A load of rubbish

Southeast Asia’s beaches have been in the spotlight for all the wrong reasons recently, with the closure of Boracay, in the Philippines, and Thailand’s Maya Bay (of 2000 film The Beach fame) drawing attention to the trappings of too much tourism. 

However, these once-paradisiacal destinations aren’t the only ones reeling from a huge influx of visitors, with many wondering who’s next on the hit list. 

Philippines: workers on tourist island Boracay fear paradise will be lost with closure

Philippine President Rodrigo Duterte’s Department of Environment and Natural Resources is keeping busy. Popular dive area Coron Bay was recently found to be unsafe for swimmers because of dangerous levels of faecal coliform – a type of bacteria found in human and animal excrement – in the sea. 

Last year, the highest level recorded was more than 25 times the threshold, according to a March 25 report in The Philippine Star, proving a threat to the nearby mangroves as well as the health of tourists and locals. 

This comes just six months after the Philippine Daily Inquirer declared that Coron was “the next big thing in Philippine travel”.

Elsewhere in the region, the outlook isn’t much rosier. Phuket welcomed a record 8.4 million visitors in 2017, an increase of 11.3 per cent on the previous year, according to market research provider C9 Hotelworks. That is a lot of people for an island with a population of 500,000, and they bring with them not insignificant amounts of rubbish. Online portal Phuket News reported on March 25 that the island’s incinerators were unable to keep up with the volume of waste received during high season, leading to the build-up of a “trash mountain”.

Diver films shocking underwater video of plastic garbage wasteland in Bali

Phuket is far from alone in battling rising tides of refuse. Bali’s own ocean of plastic is well documented, accountable more to the fact that Indonesia is the second-largest contributor of marine plastic pollution after China than to tourism. From December to March, visitors to Bali were greeted with thousands of tons of rubbish, leading authorities to declare a “garbage emergency”, according to a report in British newspaper The Telegraph on December 28. 

Unless these issues are addressed, it seems reasonable to expect additional closures might be on the horizon. In the meantime, we should all remember to be responsible tourists and, at the very least, take our rubbish away with us. 


Oh deer! Chinese tourists attacked in Nara

The compact city of Nara ranks consistently among the top 10 tourist attractions in Japan, with people flocking to the country’s first capital to visit the impressive Todaiji Temple and get up close and personal with its furry inhabitants: about 1,500 wild deer.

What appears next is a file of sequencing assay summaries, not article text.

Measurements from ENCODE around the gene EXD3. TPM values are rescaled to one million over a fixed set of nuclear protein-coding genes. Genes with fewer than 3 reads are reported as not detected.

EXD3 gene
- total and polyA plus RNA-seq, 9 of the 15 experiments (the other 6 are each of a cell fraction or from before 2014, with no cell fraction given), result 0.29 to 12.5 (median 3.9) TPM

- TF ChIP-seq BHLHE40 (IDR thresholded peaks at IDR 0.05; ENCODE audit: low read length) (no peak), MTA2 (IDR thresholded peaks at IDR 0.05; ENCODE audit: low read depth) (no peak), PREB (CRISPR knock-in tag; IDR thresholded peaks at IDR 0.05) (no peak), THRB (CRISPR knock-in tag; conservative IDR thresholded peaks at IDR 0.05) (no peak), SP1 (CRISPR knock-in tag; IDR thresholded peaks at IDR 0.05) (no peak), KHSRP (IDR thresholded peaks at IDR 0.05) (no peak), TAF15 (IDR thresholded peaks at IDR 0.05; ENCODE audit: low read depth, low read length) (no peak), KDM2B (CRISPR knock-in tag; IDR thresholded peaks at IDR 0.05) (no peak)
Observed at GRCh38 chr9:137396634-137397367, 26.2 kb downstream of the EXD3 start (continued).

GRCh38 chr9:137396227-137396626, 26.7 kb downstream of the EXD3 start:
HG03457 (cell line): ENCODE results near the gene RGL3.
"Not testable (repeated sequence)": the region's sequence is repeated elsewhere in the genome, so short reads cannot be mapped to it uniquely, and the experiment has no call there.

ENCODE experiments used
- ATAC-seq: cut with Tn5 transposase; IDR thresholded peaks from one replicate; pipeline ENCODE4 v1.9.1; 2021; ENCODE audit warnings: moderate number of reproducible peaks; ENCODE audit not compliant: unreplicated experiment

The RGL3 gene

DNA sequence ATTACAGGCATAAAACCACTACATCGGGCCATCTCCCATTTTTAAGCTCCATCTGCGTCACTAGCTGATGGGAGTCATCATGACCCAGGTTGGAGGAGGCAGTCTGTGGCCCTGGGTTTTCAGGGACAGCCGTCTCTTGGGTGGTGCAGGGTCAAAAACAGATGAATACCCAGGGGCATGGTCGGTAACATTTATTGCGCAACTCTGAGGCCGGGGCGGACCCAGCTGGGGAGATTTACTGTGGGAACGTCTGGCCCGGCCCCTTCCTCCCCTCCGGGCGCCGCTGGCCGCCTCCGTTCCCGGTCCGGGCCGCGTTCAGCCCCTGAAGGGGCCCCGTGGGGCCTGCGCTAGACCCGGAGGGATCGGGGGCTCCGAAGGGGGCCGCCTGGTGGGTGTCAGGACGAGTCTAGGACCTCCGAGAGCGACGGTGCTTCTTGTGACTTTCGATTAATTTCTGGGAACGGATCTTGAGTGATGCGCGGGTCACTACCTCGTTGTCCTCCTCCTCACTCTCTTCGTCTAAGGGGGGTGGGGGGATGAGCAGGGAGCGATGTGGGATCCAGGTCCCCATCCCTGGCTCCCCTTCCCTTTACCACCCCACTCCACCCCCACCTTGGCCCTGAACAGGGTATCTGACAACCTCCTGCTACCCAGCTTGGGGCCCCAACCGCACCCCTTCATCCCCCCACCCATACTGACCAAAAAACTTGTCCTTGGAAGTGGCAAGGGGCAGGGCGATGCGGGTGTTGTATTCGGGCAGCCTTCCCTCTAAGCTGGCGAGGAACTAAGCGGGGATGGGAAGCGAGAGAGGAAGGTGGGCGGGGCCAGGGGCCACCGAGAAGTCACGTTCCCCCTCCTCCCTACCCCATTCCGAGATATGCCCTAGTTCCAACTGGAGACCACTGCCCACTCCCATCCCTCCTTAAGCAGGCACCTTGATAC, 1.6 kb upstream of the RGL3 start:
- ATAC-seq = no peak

Considered to be messengers to the gods in the Shinto religion, the animals are significantly less welcoming than they appear on most marketing materials. On February 8, The Japan Times reported that there had been a record number of deer bites between April 1 last year and January 31. Of the 164 cases, about 80 per cent involved tourists, most of them Chinese. 

Japan’s Nara Park issues warning after deer bite hundreds of tourists, many of them Chinese

Nips were often incurred while trying to compose the perfect picture, which, in certain cases, included teasing the deer with crackers or even trying to climb onto their backs, prefectural official Yuichiro Kitabata told The Japan Times

The message from the heavenly couriers seems clear – please leave them alone. 


Don’t dress ‘sexy’ during Songkran, says Thai government

Songkran splashes down on April 13 to usher in the traditional Thai new year. The annual festival has its roots in religious rituals but is better known as a rather protracted water fight. It is also, unfortunately, a hotbed of sexual assault, according to a 2016 survey conducted by Thailand’s Women and Men Progressive Movement Foundation, which indicated that more than half of the 1,800 women asked had suffered sexual harassment during the festivities. 

Songkran, everything you need to know about Thailand’s famous new year water fight

Ahead of this year’s revelries, the Department of Local Administration released a controversial public-safety announcement telling women to dress appropriately and not to “dress sexy” to avoid becoming victims of sexual harassment, the Bangkok Post reported on March 22 – spectacularly myopic “advice” that does nothing to address the problem. 

Stay safe if you’re celebrating.